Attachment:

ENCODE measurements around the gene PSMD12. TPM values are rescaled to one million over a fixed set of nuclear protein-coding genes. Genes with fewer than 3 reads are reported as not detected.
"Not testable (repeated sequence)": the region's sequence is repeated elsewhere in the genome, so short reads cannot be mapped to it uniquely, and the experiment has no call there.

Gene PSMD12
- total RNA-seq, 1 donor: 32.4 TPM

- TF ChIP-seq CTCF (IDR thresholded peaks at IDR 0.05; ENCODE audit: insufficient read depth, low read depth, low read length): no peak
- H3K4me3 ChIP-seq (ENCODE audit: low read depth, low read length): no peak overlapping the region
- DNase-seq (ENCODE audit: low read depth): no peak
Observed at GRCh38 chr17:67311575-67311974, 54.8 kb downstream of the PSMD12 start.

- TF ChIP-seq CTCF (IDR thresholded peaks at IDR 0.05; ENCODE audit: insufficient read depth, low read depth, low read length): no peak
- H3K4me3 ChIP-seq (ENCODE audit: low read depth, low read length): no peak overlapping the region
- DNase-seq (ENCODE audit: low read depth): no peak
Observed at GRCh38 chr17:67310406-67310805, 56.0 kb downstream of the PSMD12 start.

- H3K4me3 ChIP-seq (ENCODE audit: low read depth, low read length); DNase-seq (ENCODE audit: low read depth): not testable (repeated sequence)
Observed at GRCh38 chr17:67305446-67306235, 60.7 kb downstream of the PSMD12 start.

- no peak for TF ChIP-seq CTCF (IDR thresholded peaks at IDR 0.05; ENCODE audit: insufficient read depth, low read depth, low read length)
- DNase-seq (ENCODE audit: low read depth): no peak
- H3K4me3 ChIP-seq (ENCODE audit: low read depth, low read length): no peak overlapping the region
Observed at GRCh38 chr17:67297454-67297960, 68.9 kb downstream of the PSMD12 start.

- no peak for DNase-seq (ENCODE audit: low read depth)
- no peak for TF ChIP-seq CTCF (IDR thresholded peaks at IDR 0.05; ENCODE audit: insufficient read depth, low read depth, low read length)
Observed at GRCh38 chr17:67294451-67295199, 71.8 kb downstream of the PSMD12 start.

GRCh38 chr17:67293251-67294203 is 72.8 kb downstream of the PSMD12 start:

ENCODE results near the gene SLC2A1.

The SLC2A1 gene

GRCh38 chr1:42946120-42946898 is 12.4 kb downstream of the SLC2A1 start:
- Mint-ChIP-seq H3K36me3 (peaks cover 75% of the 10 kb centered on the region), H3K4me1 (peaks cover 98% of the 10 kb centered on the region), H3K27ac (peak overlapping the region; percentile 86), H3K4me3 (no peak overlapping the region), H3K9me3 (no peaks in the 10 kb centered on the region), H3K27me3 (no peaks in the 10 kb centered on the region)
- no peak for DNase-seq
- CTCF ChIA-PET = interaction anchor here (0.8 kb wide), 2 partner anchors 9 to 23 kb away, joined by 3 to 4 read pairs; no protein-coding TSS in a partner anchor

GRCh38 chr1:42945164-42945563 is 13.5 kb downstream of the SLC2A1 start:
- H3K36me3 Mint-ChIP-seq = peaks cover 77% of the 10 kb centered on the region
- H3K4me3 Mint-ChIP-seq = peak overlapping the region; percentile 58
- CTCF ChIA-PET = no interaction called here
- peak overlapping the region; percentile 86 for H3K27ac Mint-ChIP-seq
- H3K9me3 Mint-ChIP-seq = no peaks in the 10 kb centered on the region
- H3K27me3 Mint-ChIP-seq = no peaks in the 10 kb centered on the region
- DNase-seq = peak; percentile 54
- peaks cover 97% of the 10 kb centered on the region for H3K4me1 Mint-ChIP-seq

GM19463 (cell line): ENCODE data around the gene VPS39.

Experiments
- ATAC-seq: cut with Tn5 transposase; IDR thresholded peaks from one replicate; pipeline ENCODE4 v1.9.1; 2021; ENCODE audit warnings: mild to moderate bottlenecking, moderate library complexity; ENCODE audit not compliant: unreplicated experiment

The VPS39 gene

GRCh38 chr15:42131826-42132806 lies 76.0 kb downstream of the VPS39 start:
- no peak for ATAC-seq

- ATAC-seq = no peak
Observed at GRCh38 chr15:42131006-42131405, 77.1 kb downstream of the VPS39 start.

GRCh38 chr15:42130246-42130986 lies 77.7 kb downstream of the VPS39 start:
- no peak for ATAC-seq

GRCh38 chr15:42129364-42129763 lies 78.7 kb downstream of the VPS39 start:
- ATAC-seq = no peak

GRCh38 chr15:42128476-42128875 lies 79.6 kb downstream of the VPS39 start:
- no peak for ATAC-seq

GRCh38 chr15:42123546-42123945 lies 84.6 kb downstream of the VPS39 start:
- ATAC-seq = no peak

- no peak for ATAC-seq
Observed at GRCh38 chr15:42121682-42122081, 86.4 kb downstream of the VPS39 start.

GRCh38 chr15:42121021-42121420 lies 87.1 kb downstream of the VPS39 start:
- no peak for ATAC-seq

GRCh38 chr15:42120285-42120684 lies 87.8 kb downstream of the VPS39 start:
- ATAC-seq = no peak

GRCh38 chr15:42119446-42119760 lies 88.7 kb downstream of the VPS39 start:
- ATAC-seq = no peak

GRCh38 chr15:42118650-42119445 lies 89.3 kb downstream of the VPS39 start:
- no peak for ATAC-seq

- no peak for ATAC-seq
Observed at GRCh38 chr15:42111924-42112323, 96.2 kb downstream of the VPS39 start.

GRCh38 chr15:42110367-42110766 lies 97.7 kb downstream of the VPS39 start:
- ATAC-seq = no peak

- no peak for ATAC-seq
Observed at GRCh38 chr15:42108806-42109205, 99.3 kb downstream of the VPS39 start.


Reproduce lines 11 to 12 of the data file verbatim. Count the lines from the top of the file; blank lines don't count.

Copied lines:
- DNase-seq (ENCODE audit: low read depth): no peak
Observed at GRCh38 chr17:67310406-67310805, 56.0 kb downstream of the PSMD12 start.